Washington Square Park. New York City. Summer 1970. 2 AM . Nineteen and barefoot. Ripped Jeans, Long frizzed hair. Love beads. A copy of Le Petite Prince in my jeweled purple velvet sac. Guitar music. Drums. Peace signs. Pot smoke. Cheap wine. Deep conversations about Waiting for Godot and the I Ching. About the Vietnam War and where you were when John, Martin and Bobby were killed.
Oscar Grant Plaza. Oakland. Autumn 2011. 2 AM. Sixty with blistered feet in worn out Earth Shoes. Black yoga pants. A wrinkled orange scarf shields my face. Eighteen dollar readers and a useless Droid. I walk up Broadway towards 16th and Telegraph. Violin music. Drums. Pot smoke. Tear gas. Angry protestors cursing out and taunting police officers. Young twenty-somethings sitting on the ground, drinking wine. Occasional shout outs of 'We love you. We love you. You are not our enemy."
I guess I am really old. I look around at the people remaining and I feel like I am at a freak show. Surrounded by a hundred or so actors who are relishing the opportunity to play center stage. To feel an adrenalin rush. To push things to the brink. TO feel ALIVE!
And I am so angry. I've been here since 3. I participated in the closure of the Port. I walked the two mile trek back solo at dusk, my eyesight clouded with tears of joy, listening to a costumed cyclist's recording of "We are the world, we are the people ..." as thousands streamed into the port. Smiling. Dancing. Moms with kids in strollers. Dogs. Young people standing atop huge trucks. Families picnicing on the railroad tracks as the sun set behind the Bay Bridge and a half moon rose over the city ...
I walk into the middle of the street and start talking with another man about my age. (There are about ten of us on site; we kinda huddle together, catch up with each other. One of us is on alert for just when the police are going to totally cut off any hope of exit).
Why are they doing this? Why don't they just leave? But we are so conflicted. We all agree that we have such hope for the Occupy Movement. And we all feel that this war scene is the result of some out of control, off message instigators whipping up the crowd.
I find myself unable to resist asking a large young man who is strutting the DMZ between the police officers, shouting in their face his own particular version of venom "Why are you doing this? Why are you taunting them?" He leaves his position and comes over to shout me down instead. I'm terrified but I am so damn angry. This doesn't have to happen. One of my little posse takes my arm and tells me the police are moving down onto Clay Street. I look over and notice a large number of cops have broken out from behind the standoff near Telegraph and are running through what appears to be a back alleyway.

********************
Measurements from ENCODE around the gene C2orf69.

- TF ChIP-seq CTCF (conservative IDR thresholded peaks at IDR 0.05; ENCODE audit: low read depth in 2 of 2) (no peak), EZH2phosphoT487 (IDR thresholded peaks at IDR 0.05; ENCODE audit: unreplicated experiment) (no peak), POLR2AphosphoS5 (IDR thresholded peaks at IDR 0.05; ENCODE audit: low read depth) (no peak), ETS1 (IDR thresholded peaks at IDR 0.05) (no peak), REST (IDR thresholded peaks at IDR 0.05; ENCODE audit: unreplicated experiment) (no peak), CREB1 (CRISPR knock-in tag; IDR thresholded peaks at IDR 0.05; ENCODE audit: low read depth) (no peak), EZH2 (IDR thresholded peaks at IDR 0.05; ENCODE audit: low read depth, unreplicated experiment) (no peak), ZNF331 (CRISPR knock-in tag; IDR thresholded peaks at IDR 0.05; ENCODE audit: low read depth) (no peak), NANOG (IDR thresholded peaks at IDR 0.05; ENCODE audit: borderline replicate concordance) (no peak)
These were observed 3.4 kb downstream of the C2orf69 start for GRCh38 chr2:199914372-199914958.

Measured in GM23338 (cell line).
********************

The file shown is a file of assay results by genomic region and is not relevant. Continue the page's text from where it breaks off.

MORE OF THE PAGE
I head back towards 14th and turn towards Clay Street just as a series of powerful loud bombs shake the ground. Hundreds of people run in terror past me. Someone grabs my arm. Asks if I'm okay. Offers me water. Someone else leads me into the camp to find a face mask. A man is rushed into the camp cradled on a stretcher of human arms. He has been shot in the leg by a rubber bullet. Camp medics calmly clear away the curious. Someone calls an ambulance. The people inside the camp are business-like. Calm.
This is exactly where I was early this morning.
I spend the night in Oakland at a friends and return home early this afternoon. Home to the ridiculously cushioned world of Marin County. There's a different kind of vapor here, let me tell you. It's the vacuous vapor which shields entitled people from feeling grit in their eyes or recognizing the righteousness of rage against a system that's done others wrong. It's the world of the 1%. It's where I live!
I don't know what's going on anymore. Anywhere. I don't know where I belong anymore. All I know is that yesterday evening I felt so alive and hopeful, part of this enormous birthing. It's how I feel when I go to OccupySF. When I attend rallies in Oakland against the TarSands Pipeline. When I write about environmental justice.
Today? I realize I know nothing.
PhotoCredits: The first two fuzzy ones are mine. The video is by cyclist